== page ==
1) This article denotes 8-bit data as bytes. The IEEE specification refers to these as octets.

SGMII Framing

Private Island supports a Serial Gigabit Media Independent Interface (SGMII) bus for communication between the FPGA's MAC layer and external Gigabit Ethernet PHYs. If you're unfamiliar with SGMII, please see our "Review of Ethernet SGMII Concepts" article.

Figure 1 shows SGMII framing & control fields encapsulating the Ethernet Packet. These fields are defined in IEEE 802.3, section 36. Note that IEEE refers to these as special code groups.

  • /S/: Start_of_Packet
  • /T/: End_of_Packet
  • /R/: Carrier_Extend

These fields are present inside the FPGA and on the SGMII bus (between FPGA and PHY) but not on a standard copper Ethernet network. They are used by the FPGA's state machines to frame the Ethernet packet, and the mac module distinguishes these fields from data using the rx_k signal (asserted for special code groups)

Verilog module: mac.v

The figure below shows a subset of the FPGA modular architecture with the mac module in the center. Among other duties, this module implements the front-end transmit and receive state machines for processing the packet fields shown in Figure 1. These functions can also be referred to as a subset of MAC controller functionality.

Figure 2. mac module

The mac module interfaces on the PHY side with a hard SERDES/PCS block provided by the FPGA. This block performs parallel to serial conversion, clock recovery, 8B/10B framing & coding/decoding required to communicate on the SGMII bus.

The blocks shown to the right of the mac module are open source Verilog modules. We will refer to this side of the figure and these modules as the soft side to distinguish it from the hard SERDES/PCS block.

On the soft data receive side, the mac module asserts signals and passes data to the pkt_filter and drop_fifo modules. The pkt_filter module contains a content addressable memory (CAM) that is used to compare data fields (e.g., address) in the Ethernet frame against the CAM contents to determine how to process the packet (e.g., drop it). The drop_fifo module provides temporary storage to hold the Ethernet frame contents until a decision is made on whether to pass the frame into the switch or drop it. Both modules depend on signals from mac derived from its state machines and logic.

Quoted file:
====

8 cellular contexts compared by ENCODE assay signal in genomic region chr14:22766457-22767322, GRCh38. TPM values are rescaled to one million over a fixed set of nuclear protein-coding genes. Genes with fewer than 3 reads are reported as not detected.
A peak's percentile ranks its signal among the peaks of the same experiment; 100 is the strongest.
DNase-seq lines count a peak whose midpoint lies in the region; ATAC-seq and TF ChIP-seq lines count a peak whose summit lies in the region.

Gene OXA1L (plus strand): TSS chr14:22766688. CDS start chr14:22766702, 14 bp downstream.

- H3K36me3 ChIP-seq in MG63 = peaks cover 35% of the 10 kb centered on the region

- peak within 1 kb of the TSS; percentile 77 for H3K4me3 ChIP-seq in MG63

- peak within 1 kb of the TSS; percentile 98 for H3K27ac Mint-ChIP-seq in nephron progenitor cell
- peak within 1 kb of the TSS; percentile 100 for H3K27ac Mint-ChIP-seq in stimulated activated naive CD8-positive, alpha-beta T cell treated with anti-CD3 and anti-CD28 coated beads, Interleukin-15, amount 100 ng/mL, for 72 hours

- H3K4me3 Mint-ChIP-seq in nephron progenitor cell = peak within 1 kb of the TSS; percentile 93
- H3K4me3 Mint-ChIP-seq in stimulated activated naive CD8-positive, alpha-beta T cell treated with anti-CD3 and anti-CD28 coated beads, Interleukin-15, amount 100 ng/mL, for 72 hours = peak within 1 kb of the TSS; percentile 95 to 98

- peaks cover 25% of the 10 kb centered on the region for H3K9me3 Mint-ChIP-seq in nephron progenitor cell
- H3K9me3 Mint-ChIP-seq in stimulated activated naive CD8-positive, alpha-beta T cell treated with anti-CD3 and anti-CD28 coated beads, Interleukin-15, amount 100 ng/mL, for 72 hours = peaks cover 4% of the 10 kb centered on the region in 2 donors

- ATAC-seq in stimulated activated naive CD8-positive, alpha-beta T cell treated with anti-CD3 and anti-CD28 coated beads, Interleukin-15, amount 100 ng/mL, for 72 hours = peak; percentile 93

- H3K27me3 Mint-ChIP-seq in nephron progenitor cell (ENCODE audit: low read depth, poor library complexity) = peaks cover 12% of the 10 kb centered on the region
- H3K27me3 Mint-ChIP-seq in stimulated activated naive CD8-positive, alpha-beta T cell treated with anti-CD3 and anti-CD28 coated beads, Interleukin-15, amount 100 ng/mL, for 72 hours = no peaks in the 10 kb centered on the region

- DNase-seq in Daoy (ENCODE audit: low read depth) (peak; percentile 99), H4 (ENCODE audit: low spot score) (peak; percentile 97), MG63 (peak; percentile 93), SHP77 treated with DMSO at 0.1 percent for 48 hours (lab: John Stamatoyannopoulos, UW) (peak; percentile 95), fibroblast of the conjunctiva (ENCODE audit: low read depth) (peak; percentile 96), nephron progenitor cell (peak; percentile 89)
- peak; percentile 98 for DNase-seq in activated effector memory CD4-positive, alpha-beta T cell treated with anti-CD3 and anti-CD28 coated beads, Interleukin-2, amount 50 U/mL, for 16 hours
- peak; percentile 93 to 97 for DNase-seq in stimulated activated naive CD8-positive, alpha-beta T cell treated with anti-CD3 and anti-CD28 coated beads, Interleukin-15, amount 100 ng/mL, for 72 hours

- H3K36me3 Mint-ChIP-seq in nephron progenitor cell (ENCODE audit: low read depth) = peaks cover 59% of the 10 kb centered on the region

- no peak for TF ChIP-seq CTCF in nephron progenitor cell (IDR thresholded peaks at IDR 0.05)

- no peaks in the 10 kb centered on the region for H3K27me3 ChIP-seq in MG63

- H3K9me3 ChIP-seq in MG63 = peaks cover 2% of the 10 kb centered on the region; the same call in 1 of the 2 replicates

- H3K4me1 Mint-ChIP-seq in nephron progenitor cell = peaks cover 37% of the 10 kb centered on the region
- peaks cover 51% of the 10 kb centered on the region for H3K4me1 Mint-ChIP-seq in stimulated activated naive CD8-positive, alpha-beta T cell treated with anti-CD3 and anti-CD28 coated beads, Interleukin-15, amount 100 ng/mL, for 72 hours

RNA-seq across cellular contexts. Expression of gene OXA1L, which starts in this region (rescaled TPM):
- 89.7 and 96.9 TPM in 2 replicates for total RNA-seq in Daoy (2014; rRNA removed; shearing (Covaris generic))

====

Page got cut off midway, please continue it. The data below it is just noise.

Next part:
On the soft transmit side, the mac module interfaces directly with the Ethernet switch module (switch), and the transmit state machine provides the required framing to transmit the Ethernet packet onto the network.

A View inside the FPGA

Shown below are two screenshots from the Lattice Diamond Reveal virtual logic analyzer to help further convey the information in this article and show a portion of the tool environment when developing with the Private Island system. The view was triggered by the assertion of the rx_fifo_we signal, which is the write enable for the drop_fifo module.1

Both figures show the start of a received Ethernet packet (refer back to Figure 1). An IPv4 packet is being received in Figure 3, and an ARP packet is being received in Figure 4. The rx_state register holds the state of the Ethernet packet receive state machine. The signals shown below rx_state are all derived from the receive state machine and are passed to the other soft modules to help control the decisions regarding how to process the received Ethernet packet.

IPv4 packet
Figure 3. mac receives an IPv4 packet
ARP packet
Figure 4. mac data receives an ARP packet


New functionality is actively being developed for this project, and the mac module is likely to undergo substantial changes, such as being divided into a MAC controller and upper layer state machines. Also, RGMII is actively being added to the project.


  1. sgmii_cont.v was reorganized and renamed mac.v